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Published by the Coalition for Plasma Science

Vol. 8, No. 2
 PLASMA PAGE
October, 2005

These brief summaries are
drawn from several sources and are issued throughout the year.

Sir Chris Llewellyn Smith Goes to Washington

At a CPS Capitol Hill Educational Luncheon on October11, 2005, Sir Chris Llewellyn Smith provided a case for moving aggressively towards plasma fusion energy in a talk entitled "A Fast Track Approach to Fusion Energy." The speaker is Director of UKAEA Culham, which houses the Joint European Torus (JET), currently the world's largest fusion research facility.

Llewellyn Smith reviewed the basics of fusion, focusing on magnetic confinement traditionally explored in tokamaks and laying the groundwork for a discussion of the International Thermonuclear Experimental Reactor (ITER), an international project that aims to demonstrate physics and engineering on the scale of a power plant.

The speaker focused on challenges to creating fusion energy. The challenge of making an effective magnetic bottle, he said, has largely been met, though improvements continue to be made. Still, the fusion community needs to create a "robust" container, one made of materials that can stand up to the damaging potential of super-hot plasma fuel. It also needs to make a system that is reliable, one that can generate its own tritium fuel, since (unlike deuterium, which is present in water) tritium is not plentiful. He suggested that lithium could be used to convert the neutrons from a deuterium-tritium reaction into tritium + helium.

Llewellyn Smith listed the advantages of a fusion power plant: an unlimited source of fuel; no carbon dioxide or air pollution; and no possibility of a major accident. The major disadvantage is the radioactivity that would be left in the blanket surrounding the tokamak after many years's use. But this is not considered a long-term waste burden.

The speaker concluded with a recipe for a fast track to fusion power. He suggested that during ITER construction the U.S. should continue to operate its current fusion devices to speed up and improve ITER operation. He strongly advised that, in tandem with ITER, countries create an International Fusion Materials Irradiation Facility (IFMIF) to explore materials that can withstand high radiation for use around the tokamak. Finally he suggested starting work early on parts of a prototype power plant (DEMO), making adjustments as we learn more.

About 50 members of Fusion Power Associates, who were in Washington,DC for an annual meeting, also attended the talk.

 

What Next? CPS Prioritizes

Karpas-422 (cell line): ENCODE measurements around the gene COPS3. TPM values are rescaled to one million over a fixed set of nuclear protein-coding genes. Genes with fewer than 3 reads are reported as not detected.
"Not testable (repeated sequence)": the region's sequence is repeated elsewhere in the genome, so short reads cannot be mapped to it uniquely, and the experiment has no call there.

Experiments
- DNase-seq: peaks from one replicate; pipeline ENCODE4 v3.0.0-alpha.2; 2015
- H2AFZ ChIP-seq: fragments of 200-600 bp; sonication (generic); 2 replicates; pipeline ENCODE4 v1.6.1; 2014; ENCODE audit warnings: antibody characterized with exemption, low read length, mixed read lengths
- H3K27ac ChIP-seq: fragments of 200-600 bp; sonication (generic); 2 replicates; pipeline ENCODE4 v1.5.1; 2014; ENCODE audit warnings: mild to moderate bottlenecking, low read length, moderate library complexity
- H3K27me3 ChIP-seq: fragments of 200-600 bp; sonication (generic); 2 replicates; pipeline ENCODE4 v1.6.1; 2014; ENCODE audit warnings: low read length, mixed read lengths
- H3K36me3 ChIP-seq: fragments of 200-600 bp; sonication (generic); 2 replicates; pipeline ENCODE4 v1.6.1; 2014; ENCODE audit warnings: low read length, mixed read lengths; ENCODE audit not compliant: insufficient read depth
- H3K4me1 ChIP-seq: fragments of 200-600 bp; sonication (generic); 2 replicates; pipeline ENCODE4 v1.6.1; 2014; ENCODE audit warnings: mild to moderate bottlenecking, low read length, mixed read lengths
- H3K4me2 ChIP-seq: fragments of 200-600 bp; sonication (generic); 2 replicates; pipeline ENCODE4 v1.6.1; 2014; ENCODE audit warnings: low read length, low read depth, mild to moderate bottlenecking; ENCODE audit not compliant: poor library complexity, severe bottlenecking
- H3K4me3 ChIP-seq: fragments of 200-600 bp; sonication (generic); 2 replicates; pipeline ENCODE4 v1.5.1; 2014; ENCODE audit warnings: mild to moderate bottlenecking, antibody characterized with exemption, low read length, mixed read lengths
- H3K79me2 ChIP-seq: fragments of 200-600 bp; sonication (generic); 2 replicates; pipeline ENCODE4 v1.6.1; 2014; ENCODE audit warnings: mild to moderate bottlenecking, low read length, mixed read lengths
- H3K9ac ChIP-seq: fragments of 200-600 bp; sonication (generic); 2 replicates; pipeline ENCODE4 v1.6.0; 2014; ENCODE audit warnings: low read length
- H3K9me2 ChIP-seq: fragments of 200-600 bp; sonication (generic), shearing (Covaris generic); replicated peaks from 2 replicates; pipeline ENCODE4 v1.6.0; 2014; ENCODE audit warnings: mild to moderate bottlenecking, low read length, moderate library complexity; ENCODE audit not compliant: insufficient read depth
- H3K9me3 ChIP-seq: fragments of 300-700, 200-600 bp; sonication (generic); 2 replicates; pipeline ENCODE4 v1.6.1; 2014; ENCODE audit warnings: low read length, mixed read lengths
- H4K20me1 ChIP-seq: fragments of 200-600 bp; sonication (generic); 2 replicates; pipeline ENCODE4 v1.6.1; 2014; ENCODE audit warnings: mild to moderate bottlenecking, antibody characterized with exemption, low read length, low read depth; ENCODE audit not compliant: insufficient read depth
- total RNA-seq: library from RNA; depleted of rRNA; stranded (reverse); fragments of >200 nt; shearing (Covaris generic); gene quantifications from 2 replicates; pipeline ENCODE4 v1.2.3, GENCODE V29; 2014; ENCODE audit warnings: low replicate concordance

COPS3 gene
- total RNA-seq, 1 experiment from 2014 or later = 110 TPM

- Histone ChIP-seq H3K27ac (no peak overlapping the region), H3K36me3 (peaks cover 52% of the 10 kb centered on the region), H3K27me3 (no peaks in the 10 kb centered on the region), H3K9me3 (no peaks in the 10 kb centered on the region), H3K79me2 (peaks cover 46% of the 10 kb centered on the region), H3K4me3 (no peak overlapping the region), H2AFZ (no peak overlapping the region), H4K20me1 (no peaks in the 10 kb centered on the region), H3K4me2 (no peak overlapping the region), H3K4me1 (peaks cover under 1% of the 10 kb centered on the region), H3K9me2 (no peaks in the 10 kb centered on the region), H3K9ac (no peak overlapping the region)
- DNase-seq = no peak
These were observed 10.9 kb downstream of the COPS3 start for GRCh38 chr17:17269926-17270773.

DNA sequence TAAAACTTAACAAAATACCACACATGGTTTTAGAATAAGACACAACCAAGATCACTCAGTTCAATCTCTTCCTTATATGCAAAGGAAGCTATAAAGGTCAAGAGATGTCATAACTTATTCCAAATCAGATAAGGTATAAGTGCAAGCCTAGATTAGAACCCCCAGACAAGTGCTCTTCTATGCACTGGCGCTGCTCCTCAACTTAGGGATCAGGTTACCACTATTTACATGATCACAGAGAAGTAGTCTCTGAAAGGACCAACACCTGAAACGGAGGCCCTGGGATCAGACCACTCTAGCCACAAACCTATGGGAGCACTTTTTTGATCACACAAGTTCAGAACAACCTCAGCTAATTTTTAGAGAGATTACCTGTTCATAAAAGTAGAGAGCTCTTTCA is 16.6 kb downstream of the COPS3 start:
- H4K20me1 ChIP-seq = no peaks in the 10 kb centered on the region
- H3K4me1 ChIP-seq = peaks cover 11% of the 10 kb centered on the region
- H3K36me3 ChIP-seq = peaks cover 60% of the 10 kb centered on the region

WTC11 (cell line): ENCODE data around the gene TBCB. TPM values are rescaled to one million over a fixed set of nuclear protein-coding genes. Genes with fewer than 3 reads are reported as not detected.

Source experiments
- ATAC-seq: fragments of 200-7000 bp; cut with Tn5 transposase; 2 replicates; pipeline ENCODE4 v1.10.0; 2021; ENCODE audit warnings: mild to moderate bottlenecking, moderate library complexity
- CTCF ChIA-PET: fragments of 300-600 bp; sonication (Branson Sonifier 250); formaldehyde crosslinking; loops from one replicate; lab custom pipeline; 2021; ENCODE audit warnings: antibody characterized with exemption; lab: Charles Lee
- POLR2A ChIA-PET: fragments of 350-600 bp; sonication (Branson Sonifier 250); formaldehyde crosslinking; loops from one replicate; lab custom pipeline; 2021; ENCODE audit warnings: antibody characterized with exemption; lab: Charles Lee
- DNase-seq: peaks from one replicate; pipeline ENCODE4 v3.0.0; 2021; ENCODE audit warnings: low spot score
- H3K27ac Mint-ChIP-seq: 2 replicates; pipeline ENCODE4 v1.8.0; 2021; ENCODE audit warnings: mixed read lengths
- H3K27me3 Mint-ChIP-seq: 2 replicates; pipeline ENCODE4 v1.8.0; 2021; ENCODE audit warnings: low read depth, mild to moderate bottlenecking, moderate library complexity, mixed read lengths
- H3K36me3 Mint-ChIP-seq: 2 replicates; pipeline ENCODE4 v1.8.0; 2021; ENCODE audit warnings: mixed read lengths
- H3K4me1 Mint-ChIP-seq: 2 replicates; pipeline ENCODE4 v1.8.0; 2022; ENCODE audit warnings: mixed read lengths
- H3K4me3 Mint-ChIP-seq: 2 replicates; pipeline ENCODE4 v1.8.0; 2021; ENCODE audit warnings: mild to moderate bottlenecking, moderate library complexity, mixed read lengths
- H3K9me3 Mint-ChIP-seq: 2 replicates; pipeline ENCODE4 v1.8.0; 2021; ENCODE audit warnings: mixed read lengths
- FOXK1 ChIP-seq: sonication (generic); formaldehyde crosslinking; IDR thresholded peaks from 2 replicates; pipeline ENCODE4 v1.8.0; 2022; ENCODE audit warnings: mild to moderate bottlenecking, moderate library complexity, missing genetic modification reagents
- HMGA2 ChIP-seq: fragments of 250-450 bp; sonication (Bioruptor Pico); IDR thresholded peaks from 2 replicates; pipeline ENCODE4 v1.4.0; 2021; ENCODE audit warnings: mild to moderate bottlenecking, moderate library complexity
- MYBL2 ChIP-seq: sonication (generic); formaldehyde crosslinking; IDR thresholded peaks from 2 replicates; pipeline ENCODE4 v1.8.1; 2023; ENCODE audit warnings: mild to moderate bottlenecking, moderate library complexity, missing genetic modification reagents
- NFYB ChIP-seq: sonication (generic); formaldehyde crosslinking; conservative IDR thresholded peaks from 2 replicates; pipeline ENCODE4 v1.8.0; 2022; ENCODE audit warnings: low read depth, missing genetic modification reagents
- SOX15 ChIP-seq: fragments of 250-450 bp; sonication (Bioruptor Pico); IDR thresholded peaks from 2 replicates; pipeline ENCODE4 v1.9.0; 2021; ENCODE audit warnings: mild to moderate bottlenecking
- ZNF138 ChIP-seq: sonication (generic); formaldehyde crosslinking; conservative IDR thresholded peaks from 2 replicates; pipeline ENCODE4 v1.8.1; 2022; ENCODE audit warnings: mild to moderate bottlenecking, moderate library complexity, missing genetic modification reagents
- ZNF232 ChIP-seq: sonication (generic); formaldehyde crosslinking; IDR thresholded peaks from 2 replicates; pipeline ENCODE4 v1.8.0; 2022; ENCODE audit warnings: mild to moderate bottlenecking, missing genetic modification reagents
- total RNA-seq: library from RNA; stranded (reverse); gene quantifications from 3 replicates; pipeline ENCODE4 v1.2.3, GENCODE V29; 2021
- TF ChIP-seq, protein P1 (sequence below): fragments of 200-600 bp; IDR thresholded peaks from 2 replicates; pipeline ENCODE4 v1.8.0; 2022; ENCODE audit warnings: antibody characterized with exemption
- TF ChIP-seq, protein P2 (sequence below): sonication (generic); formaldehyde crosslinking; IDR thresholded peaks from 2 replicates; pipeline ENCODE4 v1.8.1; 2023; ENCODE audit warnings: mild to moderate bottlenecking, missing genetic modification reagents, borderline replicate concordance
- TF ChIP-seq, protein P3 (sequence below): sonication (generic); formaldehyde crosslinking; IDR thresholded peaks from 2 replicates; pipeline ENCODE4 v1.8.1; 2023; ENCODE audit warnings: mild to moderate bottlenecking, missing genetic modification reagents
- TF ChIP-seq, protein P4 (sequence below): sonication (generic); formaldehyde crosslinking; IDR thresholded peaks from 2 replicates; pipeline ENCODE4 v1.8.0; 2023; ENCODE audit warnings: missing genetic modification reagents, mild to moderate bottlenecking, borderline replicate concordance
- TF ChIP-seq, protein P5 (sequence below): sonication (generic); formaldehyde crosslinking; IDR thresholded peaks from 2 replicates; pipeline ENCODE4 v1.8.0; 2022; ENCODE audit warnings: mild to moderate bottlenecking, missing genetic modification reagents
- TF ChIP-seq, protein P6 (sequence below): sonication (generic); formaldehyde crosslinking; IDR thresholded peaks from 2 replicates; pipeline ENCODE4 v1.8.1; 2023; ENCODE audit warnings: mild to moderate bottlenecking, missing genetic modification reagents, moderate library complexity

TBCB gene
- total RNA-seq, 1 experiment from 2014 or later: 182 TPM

In mid-August, CPS Steering Committee members met for a day-long retreat at the Massachusetts Institute of Technology Plasma Science and Fusion Center to prioritize activities for 2005 - 06. During this productive day a number of projects were proposed, many of which could draw new and existing CPS members to become more involved. Please look over the proposals below to see if any might be of interest.

Science demonstrations for teachers: We would like to create an area on the CPS education website where we could list and describe new plasma-related demonstrations for teachers. To discover and create these demonstrations we are considering having a contest to see who can create the best demonstration (web-based or inclass). We are seeking an individual who can take the lead on this project.

Changing federal and state educational standards to include plasmas: During planning for the 04 APS-DPP meeting in Savannah, CPS members worked successfully on having plasmas integrated into the required science curriculum standards, which were about to be revised. More science standards are out there requiring knowledge of only three states of matter. Which state standards are incomplete, and how can we get them to include plasmas? We need a leader for this effort

Continuing projects: Retreat participants agreed that some ongoing CPS projects have been so successful they deserve continued and increasing support. These include INTEL Science Fair participation, particularly with regard to providing judges from the plasma community; continued development of "About Plasmas" our technical two-pagers; and further support for Capitol Hill Educational Seminars.

With all these goals and priorities, the question of funding inevitably arises. How do we pay for these worthwhile efforts? Members discussed soliciting funds from current members, or establishing yearly dues, as well as finding new members to support this work.

 

Plasmas In The Night Sky: Auroras Light Up CPS Congressional Luncheon